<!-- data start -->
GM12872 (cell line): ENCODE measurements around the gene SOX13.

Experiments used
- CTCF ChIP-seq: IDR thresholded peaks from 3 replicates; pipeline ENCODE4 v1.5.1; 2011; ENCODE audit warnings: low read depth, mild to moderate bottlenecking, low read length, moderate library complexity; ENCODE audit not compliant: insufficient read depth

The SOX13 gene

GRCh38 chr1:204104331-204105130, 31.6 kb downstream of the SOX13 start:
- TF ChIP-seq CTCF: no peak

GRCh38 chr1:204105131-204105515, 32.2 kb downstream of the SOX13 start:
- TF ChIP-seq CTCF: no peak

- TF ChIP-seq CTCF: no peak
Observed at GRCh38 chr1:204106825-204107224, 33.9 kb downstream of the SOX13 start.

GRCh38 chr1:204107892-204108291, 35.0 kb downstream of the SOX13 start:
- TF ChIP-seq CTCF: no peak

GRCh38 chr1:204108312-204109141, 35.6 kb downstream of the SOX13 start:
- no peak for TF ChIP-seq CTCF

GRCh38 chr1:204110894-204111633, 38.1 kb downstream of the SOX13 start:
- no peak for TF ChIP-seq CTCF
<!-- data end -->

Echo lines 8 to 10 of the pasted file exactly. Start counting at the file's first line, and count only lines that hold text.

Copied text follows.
- TF ChIP-seq CTCF: no peak

- TF ChIP-seq CTCF: no peak
Observed at GRCh38 chr1:204106825-204107224, 33.9 kb downstream of the SOX13 start.